Review Summary: Music for 18 Musicians is an effortlessly brilliant piece that manages to be both groundbreaking and strikingly beautiful.
The first section of Steve Reich’s 1978 composition Music for 18 Musicians
begins with a pulsing vibraphone, pounding out notes every quarter beat. That vibraphone is soon echoed by another vibraphone. Eventually, violins, clarinets, pianos, and female vocalists coalesce into one body of pulsing notes which fade in and out. These oscillating patterns keep repeating with a remarkable boldness. Fair enough, this section is called “Pulses”. By the time “Pulses” ends and “Section I” begins, the pulses soon turn into stunningly beautiful arias, like a theme to an underwater utopia. Some instruments take the backseat and are still playing fluctuating patterns, while others take the center stage and revel in their own melodies, delightfully bouncing off each other. Harmonies swirl in one ear and out the other, engaging the listener in a sort of sonic rite of passage that, sadly, only a few will experience. Make no mistake: this is a limitlessly brilliant composition, one that is both intense and effervescent, both exhilarating and relaxing, both innovative and uninhibited.
Steve Reich’s earliest vocal works, namely Come Out
and It’s Gonna Rain
, were innovative, but also alienating and nearly unlistenable to anyone without a gargantuan amount of patience or an “avant-garde” mindset. They showed a composer that could hear a potential composition in everyday conversations or in the daily news (these methods would soon be extended to his later pieces Different Trains
and City Life
). Despite the fact that these are now considered defining pieces in both process music and minimalism, they were such an abnormal curiosity that many casual listeners would have a hard time taking them seriously, if listening to them at all. Reich’s shift away from spoken word and towards music is evident in his pieces Piano Phase
and Violin Phase
, although these pieces were no less difficult than their tape-based cousins. So, while these earlier pieces were radical and cutting-edge, they were nowhere near accessible to any sort of mainstream audience. Music for 18 Musicians
is undoubtedly Reich’s answer to an alienated audience’s cries for help.
Music for 18 Musicians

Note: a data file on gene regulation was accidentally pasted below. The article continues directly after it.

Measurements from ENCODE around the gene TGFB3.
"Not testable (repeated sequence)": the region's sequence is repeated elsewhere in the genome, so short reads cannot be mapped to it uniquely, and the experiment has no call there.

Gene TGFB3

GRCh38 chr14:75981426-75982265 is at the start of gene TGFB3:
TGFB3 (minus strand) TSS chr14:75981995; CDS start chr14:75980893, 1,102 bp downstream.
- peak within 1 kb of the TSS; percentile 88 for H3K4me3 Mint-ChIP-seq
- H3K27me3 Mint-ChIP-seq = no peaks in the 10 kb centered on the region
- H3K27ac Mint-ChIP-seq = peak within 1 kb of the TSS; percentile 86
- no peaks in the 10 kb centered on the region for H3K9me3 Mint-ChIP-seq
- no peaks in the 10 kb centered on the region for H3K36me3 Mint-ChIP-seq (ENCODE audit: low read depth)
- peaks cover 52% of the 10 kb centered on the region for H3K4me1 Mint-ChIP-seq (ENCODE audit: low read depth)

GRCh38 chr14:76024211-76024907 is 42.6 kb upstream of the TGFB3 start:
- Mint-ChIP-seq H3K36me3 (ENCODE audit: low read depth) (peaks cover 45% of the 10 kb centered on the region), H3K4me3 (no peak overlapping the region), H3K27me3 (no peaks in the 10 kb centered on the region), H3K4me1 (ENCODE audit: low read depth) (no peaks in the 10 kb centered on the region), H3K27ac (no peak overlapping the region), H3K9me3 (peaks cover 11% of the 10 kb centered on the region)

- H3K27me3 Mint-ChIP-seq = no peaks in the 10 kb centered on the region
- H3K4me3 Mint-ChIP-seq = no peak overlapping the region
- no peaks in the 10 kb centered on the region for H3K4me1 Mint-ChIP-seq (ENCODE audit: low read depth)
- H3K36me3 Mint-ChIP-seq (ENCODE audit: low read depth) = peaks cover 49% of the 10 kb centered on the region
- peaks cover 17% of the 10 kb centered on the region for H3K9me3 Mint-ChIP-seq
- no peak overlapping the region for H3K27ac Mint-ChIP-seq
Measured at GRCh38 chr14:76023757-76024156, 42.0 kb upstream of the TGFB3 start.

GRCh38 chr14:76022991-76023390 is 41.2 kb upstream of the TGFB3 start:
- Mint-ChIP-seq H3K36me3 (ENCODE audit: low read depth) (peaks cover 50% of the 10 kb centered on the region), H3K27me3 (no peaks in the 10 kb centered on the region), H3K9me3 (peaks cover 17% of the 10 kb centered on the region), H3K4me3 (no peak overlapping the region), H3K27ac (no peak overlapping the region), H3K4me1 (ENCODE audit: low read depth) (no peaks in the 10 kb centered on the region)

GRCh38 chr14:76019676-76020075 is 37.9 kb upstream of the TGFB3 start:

is a sonic cycle based around eleven chords. The first and last sections, both named “Pulses”, are the beginning or end of the cycle, depending on how you listen to the piece. If desired, Music for 18 Musicians
could be played without pause, allowing the cycle to repeat itself over and over again: an unbroken chain of musical wonder. The piece is about 55 minutes long, requiring a good sit to get through it. But do not worry: whatever meeting or assembly you have to attend can wait just this once. Throughout the piece, melodies slowly materialize and dissipate while chords quiver and roar in the background. The composition is a sonic masterpiece, making brilliant use of timbre and tone quality, giving form to sound so full you think you can reach out and touch it. The piece has been recorded many times by many different groups, from Steve Reich himself to student orchestras (I myself own the ECM 1978 original recording and the Nonesuch 1998 re-recording). Almost every release bursts with luminescent life, with each taking on its own personality.
Each section of the piece has its own personality and defining melody, but the piece is not a collection of individual sections: it is one whole musical specimen. Each section leads into each other flawlessly and without any pauses. The music itself is reminiscent of the soundtrack to a utopia of colors, each instrument its own hue or chroma, with each harmony letting the shades combine and burst into brilliance. The instruments all act as one whole but are also individual, melody lines acting as one but also as a complement to the rest of the instruments. The piece is a sonic experience that anyone can enjoy and continue to process on their own terms after they have heard it.
Rarely have I ever bestowed such praise upon a musical piece of any kind, but Music for 18 Musicians
fully deserves it. It destroys every boundary that any have created for Steve Reich or even minimalism itself. It starts at a fast pace and keeps that pace, but also permits itself to be sublimely beautiful. It is one of the defining pieces of contemporary classical music, and shouldn’t be missed by anyone who has a passing interest in minimalism, contemporary classical, or even music itself.